Standard C01.03.04: Inmates Requiring Immediate Medical Attention


Picture this scenario.  The local PD drives through the sally port with a drop off in your jail.

“Don’t worry about him – he got in a little accident with a chase we had.  He was drinking but it will wear off and he will be fine,” says the arresting PD officer.

Your admission officer looks at the fellow in the back of the car, who has dried blood across his face and appears to be unconscious and then back at the arresting officer, who is known for having little patience and is not the most personable individual from his department.

“Well, get on with it.  I have places to be,” says the arresting PD officer and begins to pull the arrestee out of the car to begin processing the paperwork.

What do you do?  Are you required to accept an arrestee if you think they need medical attention?  You aren’t a doctor, so how do you know the proper cause of action?  Can you refuse to accept and, if so, under what conditions and requirements?  Will the law support you?

Officers from allied agencies, the local PD, highway patrol, and sometimes even our own county law enforcement officers working the street can put our jails and the sheriff’s office, as a whole, into circumstances like this.  These situations can prove to be costly and have the potential to harm everyone involved.   There are countless instances where jails book individuals that have broken bones, are unconscious or are having physical convulsions; placing the individual in a detox or holding area temporarily, only to find an in-custody death or medical suit later on their hands.  Many jails do not have medical staff sitting around 24-7 with nothing to do but hang out in the booking area with Narcan.  While that would be a heavenly nirvana for most of us who work in a jail, that likely won’t be answered on our wishlist to Santa, nor by our county commissioners.  So, that likelihood results in requiring our jail staff, who are not trained medical experts, to make the call of whether to accept individuals with medical issues into the jail.

Remember, to establish a claim of deliberate indifference, plaintiffs must prove that the inmate’s medical needs were serious, that jail staff had actual knowledge of the serious medical need, and that the jail staffs’ failure to take any action to resolve the medical need were done deliberately.1    

Any sheriff who runs a jail knows that jails are the largest liability in county government.  Yet, every year numerous sheriffs and jails end up with costly litigation because of something that occurs right when that vehicle pulls up to the sally port door – something that could also be avoided with proper jail policies, procedures and their enforcement–especially with a bit of training.  Here are some discussion points to consider as it relates to this issue, addressed in Legal-Based Jail Guideline C01.03.04©  Inmates Requiring Immediate Medical Attention.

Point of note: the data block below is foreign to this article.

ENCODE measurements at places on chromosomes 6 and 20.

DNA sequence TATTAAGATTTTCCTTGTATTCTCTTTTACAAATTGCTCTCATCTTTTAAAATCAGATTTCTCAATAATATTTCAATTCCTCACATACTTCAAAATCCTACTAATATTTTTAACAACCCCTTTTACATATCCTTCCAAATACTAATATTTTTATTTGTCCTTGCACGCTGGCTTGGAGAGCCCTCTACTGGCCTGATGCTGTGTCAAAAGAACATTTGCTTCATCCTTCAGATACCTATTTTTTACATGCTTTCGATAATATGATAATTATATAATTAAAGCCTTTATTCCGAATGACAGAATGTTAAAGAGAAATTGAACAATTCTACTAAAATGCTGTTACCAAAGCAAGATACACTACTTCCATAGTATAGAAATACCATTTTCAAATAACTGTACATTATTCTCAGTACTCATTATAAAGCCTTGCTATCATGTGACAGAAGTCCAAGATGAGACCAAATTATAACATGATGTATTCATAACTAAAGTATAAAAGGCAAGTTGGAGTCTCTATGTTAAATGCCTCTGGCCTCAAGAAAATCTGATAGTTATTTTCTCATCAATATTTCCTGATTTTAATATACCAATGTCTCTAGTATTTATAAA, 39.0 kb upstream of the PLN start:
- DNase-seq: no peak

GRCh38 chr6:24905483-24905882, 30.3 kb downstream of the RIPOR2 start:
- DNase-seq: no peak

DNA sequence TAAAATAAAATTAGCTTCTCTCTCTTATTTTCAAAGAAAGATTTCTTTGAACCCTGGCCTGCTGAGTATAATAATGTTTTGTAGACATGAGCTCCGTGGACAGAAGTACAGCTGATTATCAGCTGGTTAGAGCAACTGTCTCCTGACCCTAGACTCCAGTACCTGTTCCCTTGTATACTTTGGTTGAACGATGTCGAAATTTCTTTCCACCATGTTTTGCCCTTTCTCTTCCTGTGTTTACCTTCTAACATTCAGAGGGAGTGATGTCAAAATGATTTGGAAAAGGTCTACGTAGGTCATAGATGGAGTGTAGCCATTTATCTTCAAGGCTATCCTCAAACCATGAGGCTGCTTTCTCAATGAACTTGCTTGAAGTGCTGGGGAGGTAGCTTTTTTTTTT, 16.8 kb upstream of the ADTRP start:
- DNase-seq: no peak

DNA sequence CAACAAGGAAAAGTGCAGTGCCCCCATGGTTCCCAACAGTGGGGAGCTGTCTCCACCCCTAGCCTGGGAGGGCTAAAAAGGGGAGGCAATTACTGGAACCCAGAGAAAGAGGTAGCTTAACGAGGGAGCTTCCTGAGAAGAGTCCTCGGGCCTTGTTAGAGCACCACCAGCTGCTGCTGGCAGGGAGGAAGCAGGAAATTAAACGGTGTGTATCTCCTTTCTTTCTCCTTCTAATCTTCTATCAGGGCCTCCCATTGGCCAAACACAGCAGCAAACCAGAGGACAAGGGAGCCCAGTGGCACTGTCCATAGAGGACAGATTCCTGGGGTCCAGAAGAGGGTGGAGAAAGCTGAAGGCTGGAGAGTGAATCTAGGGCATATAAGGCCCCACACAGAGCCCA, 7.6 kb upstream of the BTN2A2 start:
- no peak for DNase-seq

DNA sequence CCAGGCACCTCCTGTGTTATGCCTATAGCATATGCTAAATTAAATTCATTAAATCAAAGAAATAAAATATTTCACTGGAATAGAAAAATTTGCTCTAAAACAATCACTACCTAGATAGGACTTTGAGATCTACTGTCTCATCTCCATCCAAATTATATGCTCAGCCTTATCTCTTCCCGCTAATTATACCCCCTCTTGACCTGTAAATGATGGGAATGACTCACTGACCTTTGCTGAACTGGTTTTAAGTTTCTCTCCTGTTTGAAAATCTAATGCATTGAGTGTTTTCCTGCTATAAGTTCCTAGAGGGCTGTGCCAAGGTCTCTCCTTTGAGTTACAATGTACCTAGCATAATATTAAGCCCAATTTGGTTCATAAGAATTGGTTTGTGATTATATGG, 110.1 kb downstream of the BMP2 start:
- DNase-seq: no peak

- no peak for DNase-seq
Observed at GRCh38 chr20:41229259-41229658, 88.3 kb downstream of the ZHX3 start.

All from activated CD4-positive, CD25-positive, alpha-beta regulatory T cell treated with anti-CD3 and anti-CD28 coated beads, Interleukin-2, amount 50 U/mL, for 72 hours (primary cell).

• Policies should allow jail staff to require inmates in need of immediate attention for a serious medical problem to first be examined and approved for admission by a physician before being admitted to the jail. There are circumstances where immediate medical care is critical and even essential to the welfare of the inmate.  Accepting the individual can delay medical care and put unnecessary liability on the arresting officer, the officer’s agency, the jail staff and the sheriff.2
  • Definitions in policies are critical. Noting that this guideline depends on the interpretation of the word “serious” – a term that is vague at best –  consider what the Supreme Court said regarding serious medical needs:
    • An inmate’s medical need is serious if it is one that has been diagnosed by a physician as mandating treatment, or one that is so obvious that even a lay person would easily recognize the necessity for a doctor’s attention.3
  • The court recognized that a booking officer without medical training may observe obvious signs concluding a need for immediate medical attention.  These signs may include being unconscious, seriously injured or seriously ill.


  • The arresting officer isn’t a medical expert any more than the booking officer in the jail is – why make that determination that the arrestee is fine if there are obvious signs that he/she may not be?  If you happen to have dedicated, trained medical staff at your jail, they can diagnose and then clear the individual.  If you do not, the arresting officer can be instructed to receive clearance by a physician and then bring the individual back before admitting the individual into the jail.


  • Communicate with allied agencies, fellow street officers and jail staff the rationale of why the policy exists.  Strictly adhering to these policies are not intended to slow them down or make their jobs difficult.  Yes, it may mean that the arresting officer will have to take some time taking the individual to get cleared by the hospital first before bringing the individual back, but imagine the time and headache saved by avoiding a lawsuit.


  1. Estelle v. Gamble, 429 U.S. 97 (1976); Gomm v. DeLand, 729 F. Supp. 767, 778 (D. Utah 1990).
  2. Estelle v. Gamble, 429 U.S. 97 (1976);
  3. Ramos v. Lamm, 639 F.2d 559 (CA10 1980), cert. denied, 450 U.S. 1041 (1981); Gomm v. DeLand, 729 F.Supp. 767, 778 (D. Utah 1990), affirmed, 931 F.2d 62 (CA10 1991).


The training materials provided are for use only within the scope of your jail and may not to be distributed otherwise without written permission by NIJO.  The information contained herein is to be used solely for training purposes and shall not be construed as legal advice.  Users of these materials should consult legal counsel to determine how the laws of their individual jurisdiction affect the application of these materials and guidelines to their individual circumstances.

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